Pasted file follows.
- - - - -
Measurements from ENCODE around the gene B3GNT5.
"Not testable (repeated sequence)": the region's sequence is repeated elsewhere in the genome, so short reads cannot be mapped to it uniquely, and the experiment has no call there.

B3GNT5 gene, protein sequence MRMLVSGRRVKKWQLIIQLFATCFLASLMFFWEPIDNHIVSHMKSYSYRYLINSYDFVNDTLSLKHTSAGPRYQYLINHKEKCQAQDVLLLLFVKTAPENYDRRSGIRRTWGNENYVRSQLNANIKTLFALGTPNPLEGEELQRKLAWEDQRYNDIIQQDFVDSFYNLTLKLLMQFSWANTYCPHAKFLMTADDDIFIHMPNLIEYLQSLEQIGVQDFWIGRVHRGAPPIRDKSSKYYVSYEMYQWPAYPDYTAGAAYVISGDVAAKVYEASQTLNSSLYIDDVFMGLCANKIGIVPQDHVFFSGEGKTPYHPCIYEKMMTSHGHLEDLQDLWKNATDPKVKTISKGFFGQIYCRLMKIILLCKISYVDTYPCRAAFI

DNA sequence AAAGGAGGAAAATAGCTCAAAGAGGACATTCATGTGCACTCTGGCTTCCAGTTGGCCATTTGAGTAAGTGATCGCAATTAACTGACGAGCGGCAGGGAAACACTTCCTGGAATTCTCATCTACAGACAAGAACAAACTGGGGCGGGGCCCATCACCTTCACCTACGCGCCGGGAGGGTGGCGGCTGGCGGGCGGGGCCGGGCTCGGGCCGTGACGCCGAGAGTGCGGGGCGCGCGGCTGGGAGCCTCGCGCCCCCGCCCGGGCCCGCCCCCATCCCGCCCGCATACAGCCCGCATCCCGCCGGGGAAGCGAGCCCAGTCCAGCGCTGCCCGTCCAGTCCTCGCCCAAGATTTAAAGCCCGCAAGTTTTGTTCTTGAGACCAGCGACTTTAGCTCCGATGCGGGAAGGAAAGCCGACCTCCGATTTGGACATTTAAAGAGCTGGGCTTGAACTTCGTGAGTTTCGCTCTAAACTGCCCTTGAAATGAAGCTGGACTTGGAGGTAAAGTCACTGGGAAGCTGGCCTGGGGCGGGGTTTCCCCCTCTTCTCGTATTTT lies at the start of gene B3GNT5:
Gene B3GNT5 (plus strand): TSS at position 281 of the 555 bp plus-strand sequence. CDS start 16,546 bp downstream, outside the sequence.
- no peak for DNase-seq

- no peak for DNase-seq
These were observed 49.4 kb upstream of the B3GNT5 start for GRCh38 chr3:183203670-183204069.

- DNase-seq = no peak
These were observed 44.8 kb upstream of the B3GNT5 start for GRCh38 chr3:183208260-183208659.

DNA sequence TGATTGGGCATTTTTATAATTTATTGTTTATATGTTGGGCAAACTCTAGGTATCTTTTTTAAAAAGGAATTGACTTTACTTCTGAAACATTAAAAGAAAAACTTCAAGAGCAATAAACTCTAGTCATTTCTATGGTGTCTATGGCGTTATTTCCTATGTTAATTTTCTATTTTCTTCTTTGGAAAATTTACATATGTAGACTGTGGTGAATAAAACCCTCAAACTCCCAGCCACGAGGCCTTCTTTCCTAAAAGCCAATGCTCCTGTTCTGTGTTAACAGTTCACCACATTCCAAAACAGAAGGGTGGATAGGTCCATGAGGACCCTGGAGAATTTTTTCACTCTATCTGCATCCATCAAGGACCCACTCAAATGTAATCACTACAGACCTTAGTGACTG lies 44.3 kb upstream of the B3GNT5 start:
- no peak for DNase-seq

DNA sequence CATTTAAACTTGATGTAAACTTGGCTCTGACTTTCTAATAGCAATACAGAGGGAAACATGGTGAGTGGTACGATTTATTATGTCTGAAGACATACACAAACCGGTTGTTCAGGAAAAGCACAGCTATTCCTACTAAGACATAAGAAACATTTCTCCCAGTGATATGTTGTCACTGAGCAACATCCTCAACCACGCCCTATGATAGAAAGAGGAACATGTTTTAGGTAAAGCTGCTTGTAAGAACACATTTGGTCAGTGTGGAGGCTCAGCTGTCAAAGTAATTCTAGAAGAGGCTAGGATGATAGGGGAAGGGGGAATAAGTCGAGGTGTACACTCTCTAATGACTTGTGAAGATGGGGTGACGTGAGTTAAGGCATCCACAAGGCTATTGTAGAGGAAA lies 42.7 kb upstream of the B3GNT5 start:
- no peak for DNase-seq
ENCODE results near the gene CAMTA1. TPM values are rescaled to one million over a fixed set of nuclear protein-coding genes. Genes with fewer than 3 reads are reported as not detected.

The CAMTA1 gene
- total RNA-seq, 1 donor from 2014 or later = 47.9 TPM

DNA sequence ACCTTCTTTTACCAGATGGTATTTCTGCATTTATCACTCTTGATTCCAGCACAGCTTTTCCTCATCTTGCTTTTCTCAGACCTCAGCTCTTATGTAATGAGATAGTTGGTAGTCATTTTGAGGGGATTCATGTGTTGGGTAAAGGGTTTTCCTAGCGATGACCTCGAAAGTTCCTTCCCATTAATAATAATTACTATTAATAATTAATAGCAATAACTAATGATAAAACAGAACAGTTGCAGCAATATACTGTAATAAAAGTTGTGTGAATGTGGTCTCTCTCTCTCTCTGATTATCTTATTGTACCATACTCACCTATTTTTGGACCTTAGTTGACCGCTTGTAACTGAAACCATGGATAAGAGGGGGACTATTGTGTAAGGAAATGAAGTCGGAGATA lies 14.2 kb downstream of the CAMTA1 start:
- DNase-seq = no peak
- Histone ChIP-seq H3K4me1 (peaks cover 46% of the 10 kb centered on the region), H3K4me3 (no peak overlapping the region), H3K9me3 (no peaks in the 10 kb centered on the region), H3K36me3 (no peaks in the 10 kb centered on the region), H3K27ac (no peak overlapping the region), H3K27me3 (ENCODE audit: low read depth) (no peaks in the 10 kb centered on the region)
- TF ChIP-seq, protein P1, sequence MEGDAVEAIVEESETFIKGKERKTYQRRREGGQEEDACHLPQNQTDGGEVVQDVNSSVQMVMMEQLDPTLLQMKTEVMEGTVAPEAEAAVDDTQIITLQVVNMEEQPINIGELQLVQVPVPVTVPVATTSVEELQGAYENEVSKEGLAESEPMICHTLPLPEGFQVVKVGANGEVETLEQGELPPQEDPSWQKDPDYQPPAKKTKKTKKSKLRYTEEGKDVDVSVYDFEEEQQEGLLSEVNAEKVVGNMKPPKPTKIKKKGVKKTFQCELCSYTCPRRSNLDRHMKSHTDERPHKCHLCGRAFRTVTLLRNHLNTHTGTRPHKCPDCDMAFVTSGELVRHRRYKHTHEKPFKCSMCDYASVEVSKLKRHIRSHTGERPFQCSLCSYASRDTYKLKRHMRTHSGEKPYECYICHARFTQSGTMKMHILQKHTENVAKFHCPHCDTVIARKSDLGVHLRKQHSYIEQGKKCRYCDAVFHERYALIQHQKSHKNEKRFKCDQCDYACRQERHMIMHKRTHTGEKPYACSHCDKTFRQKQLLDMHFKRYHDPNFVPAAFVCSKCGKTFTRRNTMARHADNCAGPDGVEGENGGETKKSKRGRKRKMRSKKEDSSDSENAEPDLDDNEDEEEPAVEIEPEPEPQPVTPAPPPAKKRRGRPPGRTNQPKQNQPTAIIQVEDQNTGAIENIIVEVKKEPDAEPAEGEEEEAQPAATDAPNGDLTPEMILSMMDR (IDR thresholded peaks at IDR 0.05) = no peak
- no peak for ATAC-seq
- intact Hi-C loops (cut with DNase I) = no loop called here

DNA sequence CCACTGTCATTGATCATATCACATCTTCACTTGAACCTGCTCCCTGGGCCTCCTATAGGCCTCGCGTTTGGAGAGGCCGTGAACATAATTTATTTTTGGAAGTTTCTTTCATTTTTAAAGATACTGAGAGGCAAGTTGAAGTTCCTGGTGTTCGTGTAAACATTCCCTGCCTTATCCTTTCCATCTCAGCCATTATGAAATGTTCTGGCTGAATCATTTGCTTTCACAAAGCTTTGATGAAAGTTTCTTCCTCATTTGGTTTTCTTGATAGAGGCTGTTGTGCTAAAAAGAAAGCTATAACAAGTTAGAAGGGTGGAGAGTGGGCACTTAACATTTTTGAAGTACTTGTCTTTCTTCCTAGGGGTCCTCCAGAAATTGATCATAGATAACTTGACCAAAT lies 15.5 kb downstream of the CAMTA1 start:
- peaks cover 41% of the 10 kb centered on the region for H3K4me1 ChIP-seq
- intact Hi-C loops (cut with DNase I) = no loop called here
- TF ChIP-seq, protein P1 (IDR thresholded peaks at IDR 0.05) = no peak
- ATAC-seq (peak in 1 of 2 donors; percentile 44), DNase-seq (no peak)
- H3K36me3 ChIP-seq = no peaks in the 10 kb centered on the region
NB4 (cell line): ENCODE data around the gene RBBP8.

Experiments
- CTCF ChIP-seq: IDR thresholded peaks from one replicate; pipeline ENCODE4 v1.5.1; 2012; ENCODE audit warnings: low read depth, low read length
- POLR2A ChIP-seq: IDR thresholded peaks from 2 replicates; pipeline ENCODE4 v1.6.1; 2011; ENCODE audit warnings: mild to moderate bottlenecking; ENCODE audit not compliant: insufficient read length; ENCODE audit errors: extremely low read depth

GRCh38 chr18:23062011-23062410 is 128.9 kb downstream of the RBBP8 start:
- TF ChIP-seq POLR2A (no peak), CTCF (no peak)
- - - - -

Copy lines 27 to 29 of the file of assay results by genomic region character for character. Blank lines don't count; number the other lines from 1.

- TF ChIP-seq, protein P1 (IDR thresholded peaks at IDR 0.05) = no peak
- ATAC-seq (peak in 1 of 2 donors; percentile 44), DNase-seq (no peak)
- H3K36me3 ChIP-seq = no peaks in the 10 kb centered on the region